2021 Visionaries to Watch: Alexandra Chu, Founder & Executive Director of MedCreate
Despite still being in high school, Alexandra Chu is working to make a change in both healthcare and education by merging the worlds of medicine and creativity through MedCreate.
The MedCreate organization shows everyone why creativity is vital in medicine while promoting empathy and imagination. They foster a community of enthusiastic students about these two topics through writing and art.
MedCreate creates change by breaking boundaries that are often thought infrangible in these fields.
Alexandra Chu Interview
Where did the inspiration to create MedCreate come from?
Alexandra Chu: One of the most frequently asked questions that my parents have asked me over the years (or that parents ask their kids in general) is, “What do you want to be?” However, I could never decide. I’ve often thought about going into medicine or another scientific field like several members of my family, but the humanities have also been prominent.
Over the years, I developed more interests in both of these fields. I currently work with several science-based organizations, and I try to volunteer at a local hospital whenever I can. On the other hand, I’m also a writer, artist, dancer, music producer, musician, professional figure skater, and martial artist.
With this many interests, it shouldn’t surprise me that I felt torn between the two disciplines. I was young, but I was already disappointed at the fact that at some point in the future, I would have to make a choice.
One day, I had a realization that maybe I didn’t have to make a choice. Instead of choosing between the sciences and the humanities, what if I could find a way to connect or merge them instead? So, that’s what I tried to do. I spent years dedicated to this question: brainstorming, researching, and talking to professionals.
In July of 2020, I decided to use my passion and what I had learned to start a nonprofit organization to help other students foster their interests in medicine and the humanities.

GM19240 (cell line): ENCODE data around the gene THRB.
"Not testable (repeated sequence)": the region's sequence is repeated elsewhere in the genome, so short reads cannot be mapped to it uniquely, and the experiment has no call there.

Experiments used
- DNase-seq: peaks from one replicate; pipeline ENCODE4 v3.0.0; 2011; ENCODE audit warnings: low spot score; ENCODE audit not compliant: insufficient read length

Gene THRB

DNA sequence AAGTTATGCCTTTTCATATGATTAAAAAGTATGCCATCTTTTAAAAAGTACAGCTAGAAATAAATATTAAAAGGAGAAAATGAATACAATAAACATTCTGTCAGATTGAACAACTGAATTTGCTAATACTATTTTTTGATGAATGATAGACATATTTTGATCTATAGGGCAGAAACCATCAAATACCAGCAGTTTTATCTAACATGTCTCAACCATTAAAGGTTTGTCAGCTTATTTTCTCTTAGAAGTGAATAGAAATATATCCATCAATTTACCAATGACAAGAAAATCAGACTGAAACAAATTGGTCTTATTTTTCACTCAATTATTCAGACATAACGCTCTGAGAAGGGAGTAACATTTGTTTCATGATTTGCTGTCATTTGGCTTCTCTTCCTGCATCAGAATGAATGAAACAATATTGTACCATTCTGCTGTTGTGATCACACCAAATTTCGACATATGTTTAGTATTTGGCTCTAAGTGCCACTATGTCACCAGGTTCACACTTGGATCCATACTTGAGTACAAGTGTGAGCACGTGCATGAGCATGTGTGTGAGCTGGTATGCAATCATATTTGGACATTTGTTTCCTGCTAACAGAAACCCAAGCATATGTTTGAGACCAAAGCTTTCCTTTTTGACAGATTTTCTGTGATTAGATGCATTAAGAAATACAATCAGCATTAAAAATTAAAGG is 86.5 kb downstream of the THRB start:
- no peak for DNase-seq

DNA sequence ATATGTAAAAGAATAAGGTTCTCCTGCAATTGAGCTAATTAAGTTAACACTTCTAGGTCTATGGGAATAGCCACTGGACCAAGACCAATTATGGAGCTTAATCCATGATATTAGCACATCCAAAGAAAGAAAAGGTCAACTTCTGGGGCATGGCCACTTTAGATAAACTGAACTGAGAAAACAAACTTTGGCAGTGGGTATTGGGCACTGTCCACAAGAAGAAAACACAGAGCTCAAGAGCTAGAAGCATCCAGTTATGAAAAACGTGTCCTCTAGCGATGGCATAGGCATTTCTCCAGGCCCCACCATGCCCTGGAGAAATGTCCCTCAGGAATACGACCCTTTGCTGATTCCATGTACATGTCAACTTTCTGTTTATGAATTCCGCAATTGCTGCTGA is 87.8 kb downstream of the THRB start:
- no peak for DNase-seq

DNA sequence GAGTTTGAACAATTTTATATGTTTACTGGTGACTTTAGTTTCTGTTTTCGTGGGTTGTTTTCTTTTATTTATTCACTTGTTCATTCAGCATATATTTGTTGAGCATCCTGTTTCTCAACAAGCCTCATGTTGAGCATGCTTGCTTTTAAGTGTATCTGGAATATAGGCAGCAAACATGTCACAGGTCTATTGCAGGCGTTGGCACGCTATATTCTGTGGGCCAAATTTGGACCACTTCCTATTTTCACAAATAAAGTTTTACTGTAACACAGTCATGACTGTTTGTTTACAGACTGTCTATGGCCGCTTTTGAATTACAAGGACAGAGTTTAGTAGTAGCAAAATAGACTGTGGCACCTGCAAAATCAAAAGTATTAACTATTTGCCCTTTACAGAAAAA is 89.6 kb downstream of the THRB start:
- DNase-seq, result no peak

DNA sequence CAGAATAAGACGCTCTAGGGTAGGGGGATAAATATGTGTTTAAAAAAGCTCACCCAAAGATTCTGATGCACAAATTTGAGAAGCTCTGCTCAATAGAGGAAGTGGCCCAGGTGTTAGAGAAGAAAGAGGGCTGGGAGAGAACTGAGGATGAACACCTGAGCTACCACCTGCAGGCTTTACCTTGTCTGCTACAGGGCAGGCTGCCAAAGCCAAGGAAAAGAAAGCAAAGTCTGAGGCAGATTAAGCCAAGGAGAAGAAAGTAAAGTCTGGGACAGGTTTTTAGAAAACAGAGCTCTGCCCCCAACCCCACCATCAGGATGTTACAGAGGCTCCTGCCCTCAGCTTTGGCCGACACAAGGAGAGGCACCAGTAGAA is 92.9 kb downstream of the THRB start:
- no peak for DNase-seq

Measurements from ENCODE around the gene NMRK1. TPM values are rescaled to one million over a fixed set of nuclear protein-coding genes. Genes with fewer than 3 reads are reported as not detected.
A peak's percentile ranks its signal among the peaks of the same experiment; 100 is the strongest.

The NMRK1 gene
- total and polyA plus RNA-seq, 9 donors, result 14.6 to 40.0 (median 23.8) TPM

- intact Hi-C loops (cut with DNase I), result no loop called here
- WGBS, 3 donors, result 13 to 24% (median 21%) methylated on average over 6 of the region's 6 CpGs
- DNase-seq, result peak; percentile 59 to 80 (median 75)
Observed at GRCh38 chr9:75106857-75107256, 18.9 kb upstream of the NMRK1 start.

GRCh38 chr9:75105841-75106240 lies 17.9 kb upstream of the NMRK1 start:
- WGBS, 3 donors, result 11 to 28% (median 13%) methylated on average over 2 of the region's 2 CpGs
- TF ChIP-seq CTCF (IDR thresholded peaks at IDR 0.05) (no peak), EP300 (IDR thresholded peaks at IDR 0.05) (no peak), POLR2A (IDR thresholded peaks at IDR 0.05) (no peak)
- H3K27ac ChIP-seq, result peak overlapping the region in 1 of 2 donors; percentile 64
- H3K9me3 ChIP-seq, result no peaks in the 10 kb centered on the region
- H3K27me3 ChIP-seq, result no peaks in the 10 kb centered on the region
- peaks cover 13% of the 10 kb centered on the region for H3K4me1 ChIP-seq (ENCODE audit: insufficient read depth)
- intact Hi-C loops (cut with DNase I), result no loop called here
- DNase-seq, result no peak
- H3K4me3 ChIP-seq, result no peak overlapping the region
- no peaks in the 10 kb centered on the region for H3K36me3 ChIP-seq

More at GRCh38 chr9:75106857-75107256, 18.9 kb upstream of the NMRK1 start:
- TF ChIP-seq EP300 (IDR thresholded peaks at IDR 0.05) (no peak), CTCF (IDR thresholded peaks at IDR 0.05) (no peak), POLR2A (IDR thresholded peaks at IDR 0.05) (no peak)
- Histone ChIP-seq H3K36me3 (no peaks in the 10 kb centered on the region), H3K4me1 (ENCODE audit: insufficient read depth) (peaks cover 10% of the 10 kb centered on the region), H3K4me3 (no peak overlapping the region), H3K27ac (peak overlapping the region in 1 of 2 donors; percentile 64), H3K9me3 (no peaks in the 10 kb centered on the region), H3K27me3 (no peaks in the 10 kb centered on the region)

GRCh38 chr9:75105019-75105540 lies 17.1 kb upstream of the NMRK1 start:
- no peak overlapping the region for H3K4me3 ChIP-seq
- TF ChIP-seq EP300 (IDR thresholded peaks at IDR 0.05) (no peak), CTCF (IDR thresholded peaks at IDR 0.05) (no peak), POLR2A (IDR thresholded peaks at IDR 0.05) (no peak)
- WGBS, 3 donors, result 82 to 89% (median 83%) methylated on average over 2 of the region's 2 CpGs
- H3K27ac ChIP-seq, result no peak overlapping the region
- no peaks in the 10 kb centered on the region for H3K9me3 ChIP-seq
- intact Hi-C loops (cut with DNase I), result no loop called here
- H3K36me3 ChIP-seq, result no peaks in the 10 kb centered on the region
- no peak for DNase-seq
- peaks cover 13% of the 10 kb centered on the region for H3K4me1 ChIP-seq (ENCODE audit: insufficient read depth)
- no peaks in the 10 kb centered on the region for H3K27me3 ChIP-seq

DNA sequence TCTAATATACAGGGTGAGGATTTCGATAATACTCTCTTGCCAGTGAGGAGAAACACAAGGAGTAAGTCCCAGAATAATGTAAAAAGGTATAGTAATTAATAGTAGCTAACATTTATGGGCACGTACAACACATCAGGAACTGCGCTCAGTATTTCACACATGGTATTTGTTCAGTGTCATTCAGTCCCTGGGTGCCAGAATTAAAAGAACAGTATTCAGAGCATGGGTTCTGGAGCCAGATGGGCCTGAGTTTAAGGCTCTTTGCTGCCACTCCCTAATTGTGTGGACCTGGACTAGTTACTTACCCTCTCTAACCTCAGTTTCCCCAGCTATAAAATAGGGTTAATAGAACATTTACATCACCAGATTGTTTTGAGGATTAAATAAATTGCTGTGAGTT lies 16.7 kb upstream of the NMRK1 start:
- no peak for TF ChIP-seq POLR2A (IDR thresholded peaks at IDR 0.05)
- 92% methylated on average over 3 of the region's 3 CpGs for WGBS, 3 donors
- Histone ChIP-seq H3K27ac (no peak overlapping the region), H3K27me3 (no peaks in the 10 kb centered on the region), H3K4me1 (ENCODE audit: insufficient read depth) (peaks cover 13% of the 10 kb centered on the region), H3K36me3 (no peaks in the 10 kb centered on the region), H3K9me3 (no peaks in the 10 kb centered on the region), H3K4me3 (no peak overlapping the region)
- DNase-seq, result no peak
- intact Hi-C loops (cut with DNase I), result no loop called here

We’re seeing more and more young leaders become advocates and agents of change in their teens. Why do you think that is?
Alexandra Chu: Members of Gen Z were born into a world of the internet, arguably one of the most important inventions of the last century. In these societies where information can become widely known in seconds, teenagers can learn about world issues at young ages.
Since they gain knowledge at an earlier age, they can also apply their knowledge and create change at an earlier age.
Another possible reason could tie into college applications. In recent years, college admissions have become highly competitive. Students need ways to show their uniqueness, and many choose to utilize their passions and start passion projects that work towards change.
This isn’t to say that people only become leaders and innovators to get into college; instead, many students use college as motivation to further their work as changemakers.
What would you tell your peers across the nation to do if they want to start their own businesses, organizations, initiatives, or campaigns during their high school careers?
Alexandra Chu: Go for it! There will be days when you might regret your decision to start your passion project, and that’s okay. It’s easy to get caught up in the excitement and forget how much work is actually needed to start a business or organization. However, if you’re willing to dedicate the time and the resources, then beginning an initiative will be highly worthwhile.
For me, founding MedCreate was a rather spontaneous decision: I was very passionate about my mission, but I didn’t take it as seriously as I should have. Because of that, after a few months, I felt intimidated by the number of things I still had to do. I was so burnt out that I thought about shutting down my organization, but I decided to continue on. That was likely one of the best decisions I’ve ever made.
There’s no shame in feeling like you’ve made a mistake. Regret and mistakes are what push us to be better, so make sure they act as your crucible and not your downfall.